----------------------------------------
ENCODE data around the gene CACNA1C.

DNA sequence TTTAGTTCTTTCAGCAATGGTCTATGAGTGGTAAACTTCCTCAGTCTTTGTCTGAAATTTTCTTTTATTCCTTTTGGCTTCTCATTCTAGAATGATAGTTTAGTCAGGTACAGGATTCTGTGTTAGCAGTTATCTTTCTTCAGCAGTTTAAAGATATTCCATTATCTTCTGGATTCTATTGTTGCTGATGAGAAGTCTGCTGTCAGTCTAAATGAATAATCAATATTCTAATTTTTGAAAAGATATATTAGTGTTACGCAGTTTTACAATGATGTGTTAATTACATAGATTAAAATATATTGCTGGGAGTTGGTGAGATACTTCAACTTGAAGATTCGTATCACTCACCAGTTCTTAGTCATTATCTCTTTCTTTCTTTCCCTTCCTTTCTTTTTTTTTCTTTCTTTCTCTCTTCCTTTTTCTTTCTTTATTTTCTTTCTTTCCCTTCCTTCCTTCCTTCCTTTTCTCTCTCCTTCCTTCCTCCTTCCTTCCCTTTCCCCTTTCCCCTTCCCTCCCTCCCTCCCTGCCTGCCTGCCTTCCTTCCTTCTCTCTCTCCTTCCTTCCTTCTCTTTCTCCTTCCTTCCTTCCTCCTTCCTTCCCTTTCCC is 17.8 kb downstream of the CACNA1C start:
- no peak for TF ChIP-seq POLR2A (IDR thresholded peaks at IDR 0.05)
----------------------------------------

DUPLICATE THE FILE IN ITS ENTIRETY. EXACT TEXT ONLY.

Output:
ENCODE data around the gene CACNA1C.

DNA sequence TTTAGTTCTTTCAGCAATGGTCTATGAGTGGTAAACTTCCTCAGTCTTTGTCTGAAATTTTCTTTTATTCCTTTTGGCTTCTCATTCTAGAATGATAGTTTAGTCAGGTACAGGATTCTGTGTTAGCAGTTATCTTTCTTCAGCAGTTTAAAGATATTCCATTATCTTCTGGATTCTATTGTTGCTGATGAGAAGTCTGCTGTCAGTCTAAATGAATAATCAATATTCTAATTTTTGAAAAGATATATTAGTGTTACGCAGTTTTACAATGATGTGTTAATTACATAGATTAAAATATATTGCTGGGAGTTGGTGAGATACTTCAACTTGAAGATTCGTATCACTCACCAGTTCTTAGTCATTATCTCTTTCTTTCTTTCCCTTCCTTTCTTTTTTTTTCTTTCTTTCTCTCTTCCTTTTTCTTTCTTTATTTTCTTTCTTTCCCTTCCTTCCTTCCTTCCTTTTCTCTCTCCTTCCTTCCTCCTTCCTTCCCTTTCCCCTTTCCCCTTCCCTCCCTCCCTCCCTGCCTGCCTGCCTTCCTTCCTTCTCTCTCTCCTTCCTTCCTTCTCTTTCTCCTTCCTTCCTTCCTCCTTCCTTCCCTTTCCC is 17.8 kb downstream of the CACNA1C start:
- no peak for TF ChIP-seq POLR2A (IDR thresholded peaks at IDR 0.05)